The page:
PATERSON, NJ- Just weeks after local pharmacy owner Warren Cortese joined forces with the body that governs high school athletics in the State of New Jersey to reduce the use opioids by young athletes, the City of Paterson announced that it has filed a lawsuit against some of the nation’s largest pharmaceutical companies and distributors.

The defendants, according to the suit, have engaged in a campaign of misinformation to mislead the public about the effects and dangers of prescription opioids and include a number of big-name drug manufacturers including Purdue Pharma, Teva Pharmaceuticals, and Johnson & Johnson.

Also named in the suit are several distribution corporations including McKesson, AmerisourceBergen, and Cardinal Health.

The suit claims that these companies colluded in misleading the public on the true nature of their products through inaccurate articles in medical journals, unsupported literature, the employment of established physicians to substantiate their compromised research, and the publicizing of incorrect statements. This decades-long campaign was allegedly modeled on the success of similar efforts made in the past by tobacco companies in duping the public about the harmful effects of their products.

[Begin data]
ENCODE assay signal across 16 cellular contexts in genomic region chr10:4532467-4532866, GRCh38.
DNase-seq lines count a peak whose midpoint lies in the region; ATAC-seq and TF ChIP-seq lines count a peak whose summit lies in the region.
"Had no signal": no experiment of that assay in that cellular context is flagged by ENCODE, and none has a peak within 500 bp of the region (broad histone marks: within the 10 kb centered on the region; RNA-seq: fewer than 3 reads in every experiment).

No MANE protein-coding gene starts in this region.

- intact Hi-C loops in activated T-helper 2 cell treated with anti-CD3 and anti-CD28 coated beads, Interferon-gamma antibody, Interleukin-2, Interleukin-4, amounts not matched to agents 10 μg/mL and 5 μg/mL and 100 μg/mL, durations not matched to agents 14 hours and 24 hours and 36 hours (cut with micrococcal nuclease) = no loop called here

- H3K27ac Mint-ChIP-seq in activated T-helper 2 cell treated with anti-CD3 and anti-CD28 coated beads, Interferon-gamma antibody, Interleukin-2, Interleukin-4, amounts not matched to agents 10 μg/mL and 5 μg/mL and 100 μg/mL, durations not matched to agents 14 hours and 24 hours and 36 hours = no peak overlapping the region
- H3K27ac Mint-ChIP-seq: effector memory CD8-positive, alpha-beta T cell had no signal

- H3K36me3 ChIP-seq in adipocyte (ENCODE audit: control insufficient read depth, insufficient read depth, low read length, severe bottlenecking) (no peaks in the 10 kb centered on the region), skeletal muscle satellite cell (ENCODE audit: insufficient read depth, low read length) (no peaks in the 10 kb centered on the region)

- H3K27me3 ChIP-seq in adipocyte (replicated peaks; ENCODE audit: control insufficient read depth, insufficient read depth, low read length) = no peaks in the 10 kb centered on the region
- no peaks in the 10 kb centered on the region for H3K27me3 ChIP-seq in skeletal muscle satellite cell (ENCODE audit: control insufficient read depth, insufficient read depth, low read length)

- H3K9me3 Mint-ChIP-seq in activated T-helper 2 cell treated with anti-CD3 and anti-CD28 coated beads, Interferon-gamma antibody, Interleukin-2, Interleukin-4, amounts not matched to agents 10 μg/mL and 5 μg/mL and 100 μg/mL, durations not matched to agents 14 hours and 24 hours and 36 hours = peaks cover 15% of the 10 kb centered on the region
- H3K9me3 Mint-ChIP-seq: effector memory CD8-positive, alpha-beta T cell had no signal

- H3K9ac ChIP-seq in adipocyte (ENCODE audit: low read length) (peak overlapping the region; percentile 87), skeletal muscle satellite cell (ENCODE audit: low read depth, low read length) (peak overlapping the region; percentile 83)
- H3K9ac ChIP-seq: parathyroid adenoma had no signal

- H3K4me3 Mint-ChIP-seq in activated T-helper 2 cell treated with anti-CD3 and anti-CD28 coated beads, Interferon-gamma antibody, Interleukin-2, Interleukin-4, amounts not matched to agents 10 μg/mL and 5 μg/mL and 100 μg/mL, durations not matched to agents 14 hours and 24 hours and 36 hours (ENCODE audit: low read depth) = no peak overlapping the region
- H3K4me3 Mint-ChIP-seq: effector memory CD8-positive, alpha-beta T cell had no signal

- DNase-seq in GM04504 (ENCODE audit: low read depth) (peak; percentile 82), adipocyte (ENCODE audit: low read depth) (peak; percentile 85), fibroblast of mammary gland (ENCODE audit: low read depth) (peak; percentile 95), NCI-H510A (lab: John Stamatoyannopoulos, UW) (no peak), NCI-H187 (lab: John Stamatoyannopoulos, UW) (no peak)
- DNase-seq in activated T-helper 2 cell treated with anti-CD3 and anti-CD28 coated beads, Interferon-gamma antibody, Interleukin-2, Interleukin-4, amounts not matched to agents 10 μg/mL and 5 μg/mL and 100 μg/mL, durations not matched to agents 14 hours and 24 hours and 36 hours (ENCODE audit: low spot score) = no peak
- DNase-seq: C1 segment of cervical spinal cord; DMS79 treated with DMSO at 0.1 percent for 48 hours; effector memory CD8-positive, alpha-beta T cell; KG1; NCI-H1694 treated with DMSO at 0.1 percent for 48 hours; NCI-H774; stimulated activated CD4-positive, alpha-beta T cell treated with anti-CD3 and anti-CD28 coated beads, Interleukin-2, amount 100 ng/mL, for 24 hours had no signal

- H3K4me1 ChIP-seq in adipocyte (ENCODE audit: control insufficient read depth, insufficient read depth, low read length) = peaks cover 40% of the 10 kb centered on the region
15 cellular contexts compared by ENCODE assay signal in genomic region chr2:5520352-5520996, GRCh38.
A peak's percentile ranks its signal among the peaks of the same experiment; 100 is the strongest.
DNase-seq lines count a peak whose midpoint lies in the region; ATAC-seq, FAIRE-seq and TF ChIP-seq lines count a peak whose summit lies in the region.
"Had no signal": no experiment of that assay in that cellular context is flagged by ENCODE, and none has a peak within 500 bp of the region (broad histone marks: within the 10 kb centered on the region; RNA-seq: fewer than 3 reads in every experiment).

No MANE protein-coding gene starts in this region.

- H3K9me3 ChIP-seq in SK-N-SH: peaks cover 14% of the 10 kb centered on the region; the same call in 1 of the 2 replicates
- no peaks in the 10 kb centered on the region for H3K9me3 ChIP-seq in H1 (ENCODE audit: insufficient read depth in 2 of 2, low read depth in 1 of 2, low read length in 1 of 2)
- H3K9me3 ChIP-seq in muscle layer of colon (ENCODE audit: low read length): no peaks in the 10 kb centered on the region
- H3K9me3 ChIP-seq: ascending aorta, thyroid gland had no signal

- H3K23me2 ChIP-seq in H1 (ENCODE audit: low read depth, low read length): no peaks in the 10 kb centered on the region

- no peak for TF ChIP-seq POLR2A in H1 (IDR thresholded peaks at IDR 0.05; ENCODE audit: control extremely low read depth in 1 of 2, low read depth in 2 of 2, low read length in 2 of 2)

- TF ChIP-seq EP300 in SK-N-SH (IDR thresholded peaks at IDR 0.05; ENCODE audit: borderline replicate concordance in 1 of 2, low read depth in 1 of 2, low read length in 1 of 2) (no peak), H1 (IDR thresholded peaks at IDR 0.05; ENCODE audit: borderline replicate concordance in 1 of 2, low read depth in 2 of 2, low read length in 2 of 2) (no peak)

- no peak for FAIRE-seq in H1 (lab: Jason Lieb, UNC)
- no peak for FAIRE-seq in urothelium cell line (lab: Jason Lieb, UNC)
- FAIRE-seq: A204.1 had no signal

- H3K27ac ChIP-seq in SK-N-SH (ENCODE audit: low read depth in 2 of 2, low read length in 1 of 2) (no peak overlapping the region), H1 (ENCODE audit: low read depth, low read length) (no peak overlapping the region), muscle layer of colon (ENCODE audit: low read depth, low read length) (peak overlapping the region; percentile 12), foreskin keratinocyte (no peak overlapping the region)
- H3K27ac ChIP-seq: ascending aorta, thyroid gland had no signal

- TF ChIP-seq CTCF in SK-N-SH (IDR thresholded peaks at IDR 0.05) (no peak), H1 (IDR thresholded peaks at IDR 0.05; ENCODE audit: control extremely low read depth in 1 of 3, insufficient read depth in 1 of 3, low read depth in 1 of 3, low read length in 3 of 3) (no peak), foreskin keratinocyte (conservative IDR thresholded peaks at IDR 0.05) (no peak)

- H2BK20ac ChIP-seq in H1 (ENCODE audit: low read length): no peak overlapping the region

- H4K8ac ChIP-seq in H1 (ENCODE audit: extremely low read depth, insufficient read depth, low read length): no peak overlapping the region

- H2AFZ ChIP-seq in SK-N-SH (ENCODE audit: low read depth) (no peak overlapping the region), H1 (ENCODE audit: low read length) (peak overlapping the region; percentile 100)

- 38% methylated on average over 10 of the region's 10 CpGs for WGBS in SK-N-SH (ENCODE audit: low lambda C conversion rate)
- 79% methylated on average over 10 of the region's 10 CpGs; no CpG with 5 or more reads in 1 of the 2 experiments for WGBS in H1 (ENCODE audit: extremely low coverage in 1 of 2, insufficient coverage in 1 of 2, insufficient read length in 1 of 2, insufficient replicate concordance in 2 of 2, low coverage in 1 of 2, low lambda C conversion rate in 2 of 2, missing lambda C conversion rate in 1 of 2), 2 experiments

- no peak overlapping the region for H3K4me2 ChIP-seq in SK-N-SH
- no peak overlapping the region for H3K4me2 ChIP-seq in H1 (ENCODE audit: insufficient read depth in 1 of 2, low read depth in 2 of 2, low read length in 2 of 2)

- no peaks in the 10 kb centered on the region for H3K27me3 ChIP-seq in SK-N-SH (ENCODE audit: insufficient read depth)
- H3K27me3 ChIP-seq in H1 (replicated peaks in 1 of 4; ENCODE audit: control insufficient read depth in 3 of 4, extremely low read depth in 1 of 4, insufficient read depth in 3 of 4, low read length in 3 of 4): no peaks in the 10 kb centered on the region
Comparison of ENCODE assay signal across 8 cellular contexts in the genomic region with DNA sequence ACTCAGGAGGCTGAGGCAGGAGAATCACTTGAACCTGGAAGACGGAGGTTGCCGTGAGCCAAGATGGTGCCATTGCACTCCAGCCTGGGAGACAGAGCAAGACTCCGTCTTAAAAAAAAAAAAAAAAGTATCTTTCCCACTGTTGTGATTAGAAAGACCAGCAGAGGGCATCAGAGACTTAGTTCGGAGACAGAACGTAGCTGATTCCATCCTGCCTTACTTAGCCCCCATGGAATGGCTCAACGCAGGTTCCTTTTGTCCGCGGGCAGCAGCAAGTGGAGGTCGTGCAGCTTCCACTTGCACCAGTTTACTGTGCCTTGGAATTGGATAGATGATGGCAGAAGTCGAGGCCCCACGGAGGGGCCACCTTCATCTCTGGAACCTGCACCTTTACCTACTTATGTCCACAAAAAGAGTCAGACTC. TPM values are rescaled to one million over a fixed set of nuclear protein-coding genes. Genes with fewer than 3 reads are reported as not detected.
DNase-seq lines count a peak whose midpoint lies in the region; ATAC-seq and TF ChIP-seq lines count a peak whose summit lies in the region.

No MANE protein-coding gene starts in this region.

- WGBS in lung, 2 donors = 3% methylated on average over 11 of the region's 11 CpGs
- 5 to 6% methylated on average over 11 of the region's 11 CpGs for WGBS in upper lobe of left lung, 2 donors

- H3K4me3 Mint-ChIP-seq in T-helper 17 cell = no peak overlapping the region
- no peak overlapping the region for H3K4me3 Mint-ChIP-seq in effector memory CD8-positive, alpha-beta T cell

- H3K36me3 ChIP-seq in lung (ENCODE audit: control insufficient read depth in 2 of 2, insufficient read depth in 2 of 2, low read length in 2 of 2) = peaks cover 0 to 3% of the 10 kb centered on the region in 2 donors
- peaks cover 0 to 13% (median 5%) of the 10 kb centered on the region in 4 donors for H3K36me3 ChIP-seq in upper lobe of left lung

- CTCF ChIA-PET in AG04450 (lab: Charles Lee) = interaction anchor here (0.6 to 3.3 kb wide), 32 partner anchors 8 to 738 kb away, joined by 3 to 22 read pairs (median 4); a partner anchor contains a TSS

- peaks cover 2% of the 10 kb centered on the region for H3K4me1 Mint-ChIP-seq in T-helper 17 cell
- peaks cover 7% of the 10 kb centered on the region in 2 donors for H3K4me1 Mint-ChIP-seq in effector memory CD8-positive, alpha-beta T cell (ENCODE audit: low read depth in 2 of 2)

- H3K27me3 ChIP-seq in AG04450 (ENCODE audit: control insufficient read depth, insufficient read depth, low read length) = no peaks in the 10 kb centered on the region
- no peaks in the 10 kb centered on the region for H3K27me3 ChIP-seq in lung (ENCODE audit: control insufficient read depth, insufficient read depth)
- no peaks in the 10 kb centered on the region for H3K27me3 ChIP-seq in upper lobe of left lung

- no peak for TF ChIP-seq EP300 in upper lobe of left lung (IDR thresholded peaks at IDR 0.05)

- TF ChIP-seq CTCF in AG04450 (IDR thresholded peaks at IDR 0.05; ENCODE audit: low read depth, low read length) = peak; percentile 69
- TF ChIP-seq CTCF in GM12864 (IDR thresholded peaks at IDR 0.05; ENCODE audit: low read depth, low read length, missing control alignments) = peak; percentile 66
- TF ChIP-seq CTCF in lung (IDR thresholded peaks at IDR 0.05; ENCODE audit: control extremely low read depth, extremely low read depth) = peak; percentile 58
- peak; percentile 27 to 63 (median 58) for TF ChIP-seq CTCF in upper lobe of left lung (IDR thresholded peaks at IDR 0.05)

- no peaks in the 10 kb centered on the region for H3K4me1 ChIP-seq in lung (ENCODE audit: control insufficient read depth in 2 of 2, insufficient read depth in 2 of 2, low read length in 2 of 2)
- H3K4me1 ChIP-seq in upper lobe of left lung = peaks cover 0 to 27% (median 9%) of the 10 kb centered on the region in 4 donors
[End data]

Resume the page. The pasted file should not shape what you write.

Explaining why he felt the suit needed to be filed David Scott, managing partner at Scott+Scott, the law firm handling the complaint, said that “the pharmaceutical manufacturers and wholesale distributors must be held responsible for their actions, which are the root cause of so much human and financial loss.”

Declared a public health emergency by President Trump on Thursday, the opioid epidemic has left a wake of devastation as it has spread across communities all over the country for the past 20 years. According to the Centers for Disease Control and Prevention, the number of opioid related deaths has more than quadrupled since 1999, turning overdose into the leading cause of death of Americans under 50.

Much of this crisis coincides with the increased use of synthetic alternatives. According to the National Institute on Drug Abuse, nearly 80 percent of heroin users tried prescription opioids before switching to the real thing. In 2015, over one-third of the US population took a legitimately prescribed opioid.